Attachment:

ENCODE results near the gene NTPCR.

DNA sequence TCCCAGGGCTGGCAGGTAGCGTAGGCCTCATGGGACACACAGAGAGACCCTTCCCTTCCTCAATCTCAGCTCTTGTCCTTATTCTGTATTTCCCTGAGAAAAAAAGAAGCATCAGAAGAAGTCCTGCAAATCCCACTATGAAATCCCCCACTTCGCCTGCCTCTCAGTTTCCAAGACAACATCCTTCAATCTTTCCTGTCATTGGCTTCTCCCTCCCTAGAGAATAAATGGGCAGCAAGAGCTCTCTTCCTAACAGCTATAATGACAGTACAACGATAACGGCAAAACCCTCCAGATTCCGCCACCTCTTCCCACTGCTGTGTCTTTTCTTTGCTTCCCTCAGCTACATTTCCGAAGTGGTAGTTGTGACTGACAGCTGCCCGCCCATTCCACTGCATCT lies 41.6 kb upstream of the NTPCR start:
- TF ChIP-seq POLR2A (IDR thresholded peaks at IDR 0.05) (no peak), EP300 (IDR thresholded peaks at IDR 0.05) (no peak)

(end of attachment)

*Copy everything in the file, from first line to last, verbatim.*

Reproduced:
ENCODE results near the gene NTPCR.

DNA sequence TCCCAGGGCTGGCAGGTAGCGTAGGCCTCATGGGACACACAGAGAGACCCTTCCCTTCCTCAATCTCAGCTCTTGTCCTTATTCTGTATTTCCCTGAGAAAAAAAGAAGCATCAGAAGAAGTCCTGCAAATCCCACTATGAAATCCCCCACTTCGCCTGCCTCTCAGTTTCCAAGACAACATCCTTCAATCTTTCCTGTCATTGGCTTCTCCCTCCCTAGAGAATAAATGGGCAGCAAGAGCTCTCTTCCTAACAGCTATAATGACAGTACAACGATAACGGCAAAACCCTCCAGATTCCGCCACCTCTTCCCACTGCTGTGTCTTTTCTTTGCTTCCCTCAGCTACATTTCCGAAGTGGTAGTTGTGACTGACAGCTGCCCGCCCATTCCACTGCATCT lies 41.6 kb upstream of the NTPCR start:
- TF ChIP-seq POLR2A (IDR thresholded peaks at IDR 0.05) (no peak), EP300 (IDR thresholded peaks at IDR 0.05) (no peak)